Modelling should be a pleasing and pleasant time. When my workspace doesn’t work, the pleasure evaporates and I don’t want to model. Recently, Dan Cecil shared his ‘portable’ modelling workspace on the HO Scale Shelf Modelers group on Facebook. The photo below shows it set out on his dining room table. I want to talk about why his idea works for me.
Limitation leads to innovation
I have tried to live by the maxim that limitation leads to innovation. Since we never have enough time, money or good looks, we must work with our limitations to achieve. That is the core of building resilience (and here endeth today’s life lesson). A recent post on the HO Scale Shelf Modelers group (link below) by Dan Cecil of his workstation drove this home. And made some profound learning happen along the way.
Having a roadmap
Knowing that I needed to reach a new place for my modelling wasn’t making it happen. Dan’s photo, which is used with permission (below), has helped me focus on that. His action in creating that smaller zone, that ideal creative workspace, resonates and came along at just the right moment.
I’d hit a creative wall with modelling recently, something akin to writer’s block, meaning that while I’ve wanted to model I just couldn’t find a way through that block. A part of that was environmental where being at the end of a long summer (in Australia) my upstairs modelling lair is just too hot for modelling.
I didn’t want to move everything modelling downstairs for a season and then back up again in the cooler months (which are becoming shorter and shorter it seems in Australia). Having the room is good for when I want intense focus as it allows me to do deep work in that state. Plus I have a mobile whiteboard for idea generation, drawing and holding kit instructions and so on. The closet is used for kit storage and I have my parts drawers there too. My glass table allows me to scratchbuild directly on its flat surface without worrying about glue stains and sticking parts to a regular wood top.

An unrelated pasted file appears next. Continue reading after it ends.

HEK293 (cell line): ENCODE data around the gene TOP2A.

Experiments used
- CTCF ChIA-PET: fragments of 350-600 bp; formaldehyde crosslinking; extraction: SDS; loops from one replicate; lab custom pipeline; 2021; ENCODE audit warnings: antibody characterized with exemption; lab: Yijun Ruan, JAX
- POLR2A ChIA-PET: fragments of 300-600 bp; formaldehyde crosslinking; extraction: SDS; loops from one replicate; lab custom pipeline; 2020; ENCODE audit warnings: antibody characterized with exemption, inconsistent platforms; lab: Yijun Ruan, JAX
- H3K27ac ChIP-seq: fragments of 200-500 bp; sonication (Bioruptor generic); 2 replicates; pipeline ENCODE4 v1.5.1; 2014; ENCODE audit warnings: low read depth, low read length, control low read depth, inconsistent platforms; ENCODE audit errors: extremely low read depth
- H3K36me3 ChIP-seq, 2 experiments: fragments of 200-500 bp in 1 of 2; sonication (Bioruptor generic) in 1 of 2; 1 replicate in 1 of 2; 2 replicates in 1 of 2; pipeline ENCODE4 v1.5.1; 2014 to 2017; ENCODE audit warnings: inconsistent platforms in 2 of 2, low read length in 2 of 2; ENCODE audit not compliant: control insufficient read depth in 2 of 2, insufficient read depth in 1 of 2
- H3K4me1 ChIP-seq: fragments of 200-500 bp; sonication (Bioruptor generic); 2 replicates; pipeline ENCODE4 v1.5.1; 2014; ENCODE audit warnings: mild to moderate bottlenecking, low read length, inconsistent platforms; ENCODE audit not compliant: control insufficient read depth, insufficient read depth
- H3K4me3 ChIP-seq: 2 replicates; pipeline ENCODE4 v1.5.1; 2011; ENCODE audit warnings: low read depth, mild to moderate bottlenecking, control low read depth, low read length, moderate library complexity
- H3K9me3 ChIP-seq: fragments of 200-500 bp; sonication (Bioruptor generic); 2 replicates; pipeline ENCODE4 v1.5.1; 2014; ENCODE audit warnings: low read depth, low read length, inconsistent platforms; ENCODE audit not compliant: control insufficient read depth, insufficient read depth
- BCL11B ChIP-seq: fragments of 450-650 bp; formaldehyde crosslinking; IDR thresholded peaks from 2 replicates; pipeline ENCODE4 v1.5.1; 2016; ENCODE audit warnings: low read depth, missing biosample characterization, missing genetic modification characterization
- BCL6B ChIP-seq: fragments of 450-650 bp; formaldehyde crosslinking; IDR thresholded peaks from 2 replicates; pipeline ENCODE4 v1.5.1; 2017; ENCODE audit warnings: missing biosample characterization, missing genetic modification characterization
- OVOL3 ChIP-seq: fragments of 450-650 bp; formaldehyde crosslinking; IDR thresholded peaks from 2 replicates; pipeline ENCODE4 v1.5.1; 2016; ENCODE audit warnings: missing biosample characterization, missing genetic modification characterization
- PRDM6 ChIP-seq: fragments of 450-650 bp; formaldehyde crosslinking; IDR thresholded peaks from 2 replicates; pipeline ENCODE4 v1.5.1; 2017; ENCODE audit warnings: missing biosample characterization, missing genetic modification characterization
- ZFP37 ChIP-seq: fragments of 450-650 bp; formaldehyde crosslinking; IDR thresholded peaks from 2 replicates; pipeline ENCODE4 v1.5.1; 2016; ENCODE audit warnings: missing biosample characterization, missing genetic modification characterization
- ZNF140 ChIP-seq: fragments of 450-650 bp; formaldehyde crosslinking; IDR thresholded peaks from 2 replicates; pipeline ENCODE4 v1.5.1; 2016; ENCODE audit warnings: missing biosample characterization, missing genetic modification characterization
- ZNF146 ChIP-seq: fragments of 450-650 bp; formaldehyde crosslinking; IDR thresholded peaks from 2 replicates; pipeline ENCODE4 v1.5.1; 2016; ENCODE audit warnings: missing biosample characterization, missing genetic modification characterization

Focusing on what matters
I realised while writing this post that only a few years ago I did all my modelling work on our kitchen table, albeit with stuff spread all over the place. And I was happy being around the family while being at my creative best. For some reason, I forgot that and wanted only a dedicated modelling room. When I am not in need of a deep work session it is nice to be able to do a 5-20-5 work session on a kit. That is a 5-minute setup, a 20-minute work session, and a 5-minute teardown or cleanup.
About a month ago I began distilling my tool collection down to those in the garage, and those in the modelling room as a means to find what really mattered. This weekend I’ll continue to define those modelling tools to only those I really need. I’ll be measuring my favourite cutting mat, laying out my tools in a way that works for me, and then I’ll build my own mobile workspace and organiser.
I thought that my modelling would be better spent in isolation, instead, I’ve come full circle in understanding that there are times when I need to isolate to enable that deep work to happen. Most times I’m happy just being around others when I create. Personal growth and realisation at the same time all because of Dan’s photo. It reminds me of a saying I heard long ago and obviously needed a reminder of.
When the student is ready, the teacher will appear
Thank you sensei.
If you are on Facebook, and a railroad modeller, may I suggest joining the group?
There is a lot more than just trains there, lots of modelling tips too.
Staying in Contact
Interested in keeping in touch or discussing posts, pages and ideas? You can do that in a couple of ways:
- Drop me a line using the form on our About page here at the site
- Connect with us on the Andrew’s Trains page on Facebook
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